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Title: The role of cell interactions in lymphocyte circulation
Author: Davies, Miles David Joseph
Awarding Body: University of Glasgow
Current Institution: University of Glasgow
Date of Award: 1978
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It has been known for some time that filtration of a heterogeneous population of lymphocytes through a nylon wool column will produce an cluate containing almost exclusively T lineage lymphocytes. Results presented in this thesis show that filtration of thymus lymphocytes through nylon wool producer, a subpopulation which exhibits both a greater mutual adhesiveness and a temporary difference in localisation patterns when injected back into syngeneic recipients as compared to the unfiltered population. Further analysis of the adhesiveness and localisation patterns of filtered and unfiltered T lymphocytes derived from lymph nodes was used in an attempt to support the hypothesis that the in vivo localisation characteristics of a lymphoid cell can be predicted from its in vivo adhesiveness to like cells. The data, however, was not compatible with this concept which was rejected as being too simple. It was found that the localisation of particular radioactively labelled lymphoid cells could be disrupted by the simultaneous injection of a large number of unlabelled lymphoid cells of a homogeneous lineage. This effect is not thought to be the result of physical obstruction by the extra cells but rather due to substances released by the unlabelled cells which alter the interaction of the labelled cells with resicent and circulating cells within the lymphois system. The presence of substances released by lymphocytes which can modulate the interactions between lymphocytes of the opposite lineage has been previously reported. The effect of these substances, interaction modulation factors (IMFs), on the localisation of injected labelled lymphoid cells was studied and the results suggested that the effects seen after treatment of injected labelled cells with large numbers of unlabelled cells could possibly be attributed to the release of large amounts of IMFs by the latter cell type. The stages of lymphocyte circulation and their possible control mechanisms are discussed in depth but none can adequately explain the overall positioning patterns that are displayed by lymphoid cells. The action of IMFs in vivo is put forward as an overall control mechanism of lymphocyte circulation and is compared with other theories which have been suggested to explain the specific sorting-out of cells in embryonic and morphogenetic systems.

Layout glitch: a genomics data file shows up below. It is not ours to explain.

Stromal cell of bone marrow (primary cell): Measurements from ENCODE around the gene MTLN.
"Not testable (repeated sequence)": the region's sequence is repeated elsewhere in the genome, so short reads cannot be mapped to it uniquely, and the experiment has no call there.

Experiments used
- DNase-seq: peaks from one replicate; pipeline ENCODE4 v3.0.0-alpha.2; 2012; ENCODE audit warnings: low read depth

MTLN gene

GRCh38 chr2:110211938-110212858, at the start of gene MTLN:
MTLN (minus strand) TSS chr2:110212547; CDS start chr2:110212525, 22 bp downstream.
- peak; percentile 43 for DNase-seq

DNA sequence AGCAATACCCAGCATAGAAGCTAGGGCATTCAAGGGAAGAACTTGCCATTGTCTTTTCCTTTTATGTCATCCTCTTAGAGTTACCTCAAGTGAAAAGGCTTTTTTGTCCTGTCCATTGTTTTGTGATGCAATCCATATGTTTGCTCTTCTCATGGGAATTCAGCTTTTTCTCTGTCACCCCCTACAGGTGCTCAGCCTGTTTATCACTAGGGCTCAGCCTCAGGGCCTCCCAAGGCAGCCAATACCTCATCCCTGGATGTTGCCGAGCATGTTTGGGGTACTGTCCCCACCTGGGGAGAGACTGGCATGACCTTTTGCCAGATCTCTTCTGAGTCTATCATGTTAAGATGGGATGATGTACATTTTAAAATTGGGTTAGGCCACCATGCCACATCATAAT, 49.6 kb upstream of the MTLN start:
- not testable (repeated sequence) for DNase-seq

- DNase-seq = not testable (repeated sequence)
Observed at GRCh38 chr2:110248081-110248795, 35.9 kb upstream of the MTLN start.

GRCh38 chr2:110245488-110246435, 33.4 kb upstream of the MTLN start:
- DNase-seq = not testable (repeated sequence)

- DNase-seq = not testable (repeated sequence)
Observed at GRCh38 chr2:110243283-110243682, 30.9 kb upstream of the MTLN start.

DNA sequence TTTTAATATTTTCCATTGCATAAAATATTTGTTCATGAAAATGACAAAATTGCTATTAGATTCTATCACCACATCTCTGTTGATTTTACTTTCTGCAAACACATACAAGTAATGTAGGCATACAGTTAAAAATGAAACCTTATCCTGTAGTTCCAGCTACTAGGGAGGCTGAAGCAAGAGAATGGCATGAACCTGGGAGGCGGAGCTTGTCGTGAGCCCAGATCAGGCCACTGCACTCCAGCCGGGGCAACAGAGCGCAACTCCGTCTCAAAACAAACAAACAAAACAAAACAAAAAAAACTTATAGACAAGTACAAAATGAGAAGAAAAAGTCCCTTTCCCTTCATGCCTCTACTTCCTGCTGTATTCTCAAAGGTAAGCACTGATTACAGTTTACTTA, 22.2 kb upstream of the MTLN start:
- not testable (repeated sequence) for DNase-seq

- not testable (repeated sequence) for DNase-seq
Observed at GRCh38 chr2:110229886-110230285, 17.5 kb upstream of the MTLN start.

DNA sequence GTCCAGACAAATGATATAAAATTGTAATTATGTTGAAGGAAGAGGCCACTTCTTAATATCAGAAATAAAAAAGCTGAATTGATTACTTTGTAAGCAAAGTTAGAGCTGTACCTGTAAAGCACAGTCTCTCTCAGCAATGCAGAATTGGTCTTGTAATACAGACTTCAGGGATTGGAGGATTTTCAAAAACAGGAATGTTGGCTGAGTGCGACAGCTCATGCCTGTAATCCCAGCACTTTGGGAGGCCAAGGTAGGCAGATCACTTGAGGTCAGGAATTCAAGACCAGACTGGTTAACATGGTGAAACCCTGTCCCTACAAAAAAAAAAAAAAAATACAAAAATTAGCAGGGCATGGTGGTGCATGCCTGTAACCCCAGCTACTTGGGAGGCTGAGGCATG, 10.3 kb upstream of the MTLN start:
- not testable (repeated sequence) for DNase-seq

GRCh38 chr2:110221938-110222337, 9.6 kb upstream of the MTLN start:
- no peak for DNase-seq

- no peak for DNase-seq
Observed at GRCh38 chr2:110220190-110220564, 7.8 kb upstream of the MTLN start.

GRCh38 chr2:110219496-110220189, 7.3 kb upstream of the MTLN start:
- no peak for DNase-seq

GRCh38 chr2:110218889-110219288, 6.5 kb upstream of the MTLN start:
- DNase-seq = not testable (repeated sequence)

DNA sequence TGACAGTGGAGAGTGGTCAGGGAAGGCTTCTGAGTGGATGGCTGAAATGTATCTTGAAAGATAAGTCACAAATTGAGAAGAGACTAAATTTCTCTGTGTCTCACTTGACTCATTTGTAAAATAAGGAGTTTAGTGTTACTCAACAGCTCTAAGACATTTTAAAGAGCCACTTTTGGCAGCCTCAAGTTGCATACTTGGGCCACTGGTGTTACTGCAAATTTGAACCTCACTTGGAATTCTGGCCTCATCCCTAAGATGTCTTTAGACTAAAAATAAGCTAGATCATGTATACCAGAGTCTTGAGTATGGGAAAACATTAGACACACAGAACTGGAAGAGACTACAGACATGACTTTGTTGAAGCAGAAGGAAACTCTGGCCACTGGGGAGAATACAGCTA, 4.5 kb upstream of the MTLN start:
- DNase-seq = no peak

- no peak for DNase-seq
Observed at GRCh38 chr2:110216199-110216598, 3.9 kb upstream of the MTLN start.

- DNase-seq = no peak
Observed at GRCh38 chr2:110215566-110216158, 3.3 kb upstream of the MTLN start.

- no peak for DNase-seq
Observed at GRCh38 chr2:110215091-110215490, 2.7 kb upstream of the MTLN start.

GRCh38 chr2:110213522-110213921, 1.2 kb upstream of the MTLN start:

Supervisor: Not available Sponsor: Not available
Qualification Name: Thesis (Ph.D.) Qualification Level: Doctoral
EThOS ID:  DOI: Not available